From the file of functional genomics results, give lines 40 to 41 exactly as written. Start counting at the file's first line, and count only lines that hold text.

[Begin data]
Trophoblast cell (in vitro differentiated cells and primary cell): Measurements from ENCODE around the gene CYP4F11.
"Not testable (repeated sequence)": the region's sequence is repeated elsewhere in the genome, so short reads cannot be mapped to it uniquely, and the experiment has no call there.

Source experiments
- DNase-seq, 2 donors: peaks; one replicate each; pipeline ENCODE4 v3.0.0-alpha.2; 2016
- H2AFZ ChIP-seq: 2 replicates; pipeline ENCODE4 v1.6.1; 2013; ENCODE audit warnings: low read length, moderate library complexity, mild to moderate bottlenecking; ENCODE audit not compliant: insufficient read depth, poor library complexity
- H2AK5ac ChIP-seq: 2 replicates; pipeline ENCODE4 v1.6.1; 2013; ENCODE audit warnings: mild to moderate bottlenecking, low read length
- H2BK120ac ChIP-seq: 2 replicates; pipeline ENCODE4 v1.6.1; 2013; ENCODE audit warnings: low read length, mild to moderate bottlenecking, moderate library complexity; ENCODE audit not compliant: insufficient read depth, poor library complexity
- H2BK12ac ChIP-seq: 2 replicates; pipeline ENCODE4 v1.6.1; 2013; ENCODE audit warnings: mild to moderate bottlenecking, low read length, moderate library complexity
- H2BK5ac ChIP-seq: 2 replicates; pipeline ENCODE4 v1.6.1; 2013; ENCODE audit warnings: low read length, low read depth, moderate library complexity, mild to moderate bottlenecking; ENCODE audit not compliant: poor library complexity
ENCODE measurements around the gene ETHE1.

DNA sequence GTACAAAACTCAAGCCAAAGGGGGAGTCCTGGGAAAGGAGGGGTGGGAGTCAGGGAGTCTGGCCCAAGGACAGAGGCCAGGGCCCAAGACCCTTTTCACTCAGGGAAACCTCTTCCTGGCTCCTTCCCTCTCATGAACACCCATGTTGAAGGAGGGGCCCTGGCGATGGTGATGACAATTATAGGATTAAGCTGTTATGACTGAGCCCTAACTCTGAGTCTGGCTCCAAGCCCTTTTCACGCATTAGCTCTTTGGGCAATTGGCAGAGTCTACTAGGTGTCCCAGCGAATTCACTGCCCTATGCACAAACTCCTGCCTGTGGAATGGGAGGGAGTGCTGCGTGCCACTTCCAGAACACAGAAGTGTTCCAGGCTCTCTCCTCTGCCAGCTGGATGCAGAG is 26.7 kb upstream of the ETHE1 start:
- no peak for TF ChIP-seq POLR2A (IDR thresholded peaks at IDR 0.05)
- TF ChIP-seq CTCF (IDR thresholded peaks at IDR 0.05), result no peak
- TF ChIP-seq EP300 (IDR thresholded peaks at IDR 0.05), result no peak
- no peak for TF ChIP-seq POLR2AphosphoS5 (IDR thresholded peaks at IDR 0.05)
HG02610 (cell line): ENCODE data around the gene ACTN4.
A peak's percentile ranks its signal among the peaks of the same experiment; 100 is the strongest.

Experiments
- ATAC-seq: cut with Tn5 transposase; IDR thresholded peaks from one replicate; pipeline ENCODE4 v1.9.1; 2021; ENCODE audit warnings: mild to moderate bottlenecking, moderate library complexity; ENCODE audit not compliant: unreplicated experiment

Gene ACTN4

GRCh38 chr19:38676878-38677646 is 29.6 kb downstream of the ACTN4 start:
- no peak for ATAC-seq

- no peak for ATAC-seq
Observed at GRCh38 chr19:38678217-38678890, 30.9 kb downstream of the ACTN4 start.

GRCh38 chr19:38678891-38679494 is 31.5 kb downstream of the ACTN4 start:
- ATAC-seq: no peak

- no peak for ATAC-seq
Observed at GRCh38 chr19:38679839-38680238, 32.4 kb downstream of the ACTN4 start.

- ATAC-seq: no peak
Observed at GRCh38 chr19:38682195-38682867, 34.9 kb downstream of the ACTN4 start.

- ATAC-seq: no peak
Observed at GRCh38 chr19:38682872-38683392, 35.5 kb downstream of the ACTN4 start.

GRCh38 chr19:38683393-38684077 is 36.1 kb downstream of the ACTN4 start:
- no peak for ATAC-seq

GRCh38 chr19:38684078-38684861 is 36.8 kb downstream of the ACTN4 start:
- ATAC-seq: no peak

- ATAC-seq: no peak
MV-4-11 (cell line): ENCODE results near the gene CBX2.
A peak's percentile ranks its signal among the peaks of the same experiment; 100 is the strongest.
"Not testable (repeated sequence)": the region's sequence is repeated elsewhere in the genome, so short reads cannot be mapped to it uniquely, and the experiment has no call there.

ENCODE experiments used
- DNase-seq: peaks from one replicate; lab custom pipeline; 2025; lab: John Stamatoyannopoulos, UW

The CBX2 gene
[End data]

"Not testable (repeated sequence)": the region's sequence is repeated elsewhere in the genome, so short reads cannot be mapped to it uniquely, and the experiment has no call there.

ENCODE experiments used